By Mike Collett and Brian Homewood ZURICH (Reuters) - The corruption charges engulfing soccer's governing body has heaped shame and humiliation on the game, FIFA President Sepp Blatter said on Thursday, although he flatly rejected calls to resign over the scandal. With FIFA facing the worst crisis in its 111-year history, Michel Platini, who heads Europe's soccer confederation UEFA, said he had told Blatter to go "with tears in my eyes", but the 79-year-old had refused. "I said, 'I'm asking you to leave, FIFA's image is terrible.' He said that he couldn't leave all of a sudden," Platini, a former French international, told reporters.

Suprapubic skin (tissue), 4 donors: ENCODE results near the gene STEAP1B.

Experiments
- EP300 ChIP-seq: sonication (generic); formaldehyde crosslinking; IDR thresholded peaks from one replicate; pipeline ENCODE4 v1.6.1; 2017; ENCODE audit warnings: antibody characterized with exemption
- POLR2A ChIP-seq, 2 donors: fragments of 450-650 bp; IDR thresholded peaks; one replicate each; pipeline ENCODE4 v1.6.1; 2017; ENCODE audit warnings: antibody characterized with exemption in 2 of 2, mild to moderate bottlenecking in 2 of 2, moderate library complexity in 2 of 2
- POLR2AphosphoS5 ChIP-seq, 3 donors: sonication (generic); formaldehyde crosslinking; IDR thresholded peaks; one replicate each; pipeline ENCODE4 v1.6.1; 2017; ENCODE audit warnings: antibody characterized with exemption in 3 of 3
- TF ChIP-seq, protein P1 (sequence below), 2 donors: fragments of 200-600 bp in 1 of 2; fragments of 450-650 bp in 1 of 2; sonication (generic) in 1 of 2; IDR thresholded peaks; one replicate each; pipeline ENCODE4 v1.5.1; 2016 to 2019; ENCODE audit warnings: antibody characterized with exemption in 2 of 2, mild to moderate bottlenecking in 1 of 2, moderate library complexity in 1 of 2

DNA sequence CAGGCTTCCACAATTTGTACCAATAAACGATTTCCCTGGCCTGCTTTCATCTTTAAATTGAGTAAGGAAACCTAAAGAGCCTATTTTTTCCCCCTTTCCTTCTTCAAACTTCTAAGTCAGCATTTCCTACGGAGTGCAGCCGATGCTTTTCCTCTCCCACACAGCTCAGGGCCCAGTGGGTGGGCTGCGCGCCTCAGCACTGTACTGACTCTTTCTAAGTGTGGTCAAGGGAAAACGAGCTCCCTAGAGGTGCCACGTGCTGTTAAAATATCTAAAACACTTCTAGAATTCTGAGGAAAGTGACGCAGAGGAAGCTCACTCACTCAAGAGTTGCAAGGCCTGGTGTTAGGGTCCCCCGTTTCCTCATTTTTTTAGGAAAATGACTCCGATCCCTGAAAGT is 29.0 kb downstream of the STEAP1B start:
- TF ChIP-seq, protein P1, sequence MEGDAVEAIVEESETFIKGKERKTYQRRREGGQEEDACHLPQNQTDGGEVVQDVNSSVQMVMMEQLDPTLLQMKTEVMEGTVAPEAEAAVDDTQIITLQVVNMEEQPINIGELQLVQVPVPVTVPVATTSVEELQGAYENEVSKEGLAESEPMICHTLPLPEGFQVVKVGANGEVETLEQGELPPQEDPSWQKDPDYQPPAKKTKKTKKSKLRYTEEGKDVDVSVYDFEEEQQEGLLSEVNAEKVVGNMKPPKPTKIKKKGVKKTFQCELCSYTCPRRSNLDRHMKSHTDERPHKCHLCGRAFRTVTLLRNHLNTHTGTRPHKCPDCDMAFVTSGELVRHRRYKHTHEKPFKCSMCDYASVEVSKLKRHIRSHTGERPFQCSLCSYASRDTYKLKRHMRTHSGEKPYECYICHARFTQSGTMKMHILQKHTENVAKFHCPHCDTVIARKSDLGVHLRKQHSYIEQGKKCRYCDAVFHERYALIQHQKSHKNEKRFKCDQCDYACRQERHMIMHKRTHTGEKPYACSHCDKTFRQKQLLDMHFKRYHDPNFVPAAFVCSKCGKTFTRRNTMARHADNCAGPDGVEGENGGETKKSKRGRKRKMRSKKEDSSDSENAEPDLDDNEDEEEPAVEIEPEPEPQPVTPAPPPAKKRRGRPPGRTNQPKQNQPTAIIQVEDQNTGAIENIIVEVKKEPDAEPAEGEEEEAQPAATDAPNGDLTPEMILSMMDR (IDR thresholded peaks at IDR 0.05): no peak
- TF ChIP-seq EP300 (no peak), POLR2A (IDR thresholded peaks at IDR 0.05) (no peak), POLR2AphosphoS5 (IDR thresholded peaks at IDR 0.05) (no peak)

By Noah Barkin BERLIN (Reuters) - The United States has infuriated some of its closest allies in recent years by fining their banks and spying on their citizens. Following news on Wednesday that the U.S. Justice Department, supported by FBI investigators, was charging nine current and former FIFA officials with illegal payments, kickbacks and bribes, the Twittersphere was flooded with rare cheers of approval for the "world's policeman". Fans of the "beautiful game" - the world's most popular sport but outside the sporting mainstream in the United States - also questioned why countries with a richer soccer tradition had turned a blind eye to suspicions of corruption for so long.